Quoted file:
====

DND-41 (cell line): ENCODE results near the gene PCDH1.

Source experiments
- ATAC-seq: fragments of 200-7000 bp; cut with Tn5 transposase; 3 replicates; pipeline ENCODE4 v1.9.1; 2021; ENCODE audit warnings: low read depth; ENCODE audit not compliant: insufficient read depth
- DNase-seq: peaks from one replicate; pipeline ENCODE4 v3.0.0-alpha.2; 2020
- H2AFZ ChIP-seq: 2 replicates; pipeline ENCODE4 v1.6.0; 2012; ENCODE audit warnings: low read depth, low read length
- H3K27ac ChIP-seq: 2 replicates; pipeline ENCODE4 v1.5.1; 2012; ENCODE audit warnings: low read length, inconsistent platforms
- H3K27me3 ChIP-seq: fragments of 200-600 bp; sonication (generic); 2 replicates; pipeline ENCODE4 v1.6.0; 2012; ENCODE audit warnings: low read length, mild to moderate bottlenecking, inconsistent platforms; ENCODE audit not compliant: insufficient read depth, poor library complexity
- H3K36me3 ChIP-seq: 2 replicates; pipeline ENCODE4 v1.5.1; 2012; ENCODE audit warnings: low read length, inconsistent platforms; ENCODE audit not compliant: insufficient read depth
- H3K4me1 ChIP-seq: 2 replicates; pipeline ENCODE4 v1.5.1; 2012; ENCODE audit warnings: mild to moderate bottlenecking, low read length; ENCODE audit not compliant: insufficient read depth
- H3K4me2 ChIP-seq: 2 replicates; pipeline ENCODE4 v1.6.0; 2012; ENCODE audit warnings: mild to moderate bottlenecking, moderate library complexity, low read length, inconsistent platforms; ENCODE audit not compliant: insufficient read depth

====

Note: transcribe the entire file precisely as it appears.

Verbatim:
DND-41 (cell line): ENCODE results near the gene PCDH1.

Source experiments
- ATAC-seq: fragments of 200-7000 bp; cut with Tn5 transposase; 3 replicates; pipeline ENCODE4 v1.9.1; 2021; ENCODE audit warnings: low read depth; ENCODE audit not compliant: insufficient read depth
- DNase-seq: peaks from one replicate; pipeline ENCODE4 v3.0.0-alpha.2; 2020
- H2AFZ ChIP-seq: 2 replicates; pipeline ENCODE4 v1.6.0; 2012; ENCODE audit warnings: low read depth, low read length
- H3K27ac ChIP-seq: 2 replicates; pipeline ENCODE4 v1.5.1; 2012; ENCODE audit warnings: low read length, inconsistent platforms
- H3K27me3 ChIP-seq: fragments of 200-600 bp; sonication (generic); 2 replicates; pipeline ENCODE4 v1.6.0; 2012; ENCODE audit warnings: low read length, mild to moderate bottlenecking, inconsistent platforms; ENCODE audit not compliant: insufficient read depth, poor library complexity
- H3K36me3 ChIP-seq: 2 replicates; pipeline ENCODE4 v1.5.1; 2012; ENCODE audit warnings: low read length, inconsistent platforms; ENCODE audit not compliant: insufficient read depth
- H3K4me1 ChIP-seq: 2 replicates; pipeline ENCODE4 v1.5.1; 2012; ENCODE audit warnings: mild to moderate bottlenecking, low read length; ENCODE audit not compliant: insufficient read depth
- H3K4me2 ChIP-seq: 2 replicates; pipeline ENCODE4 v1.6.0; 2012; ENCODE audit warnings: mild to moderate bottlenecking, moderate library complexity, low read length, inconsistent platforms; ENCODE audit not compliant: insufficient read depth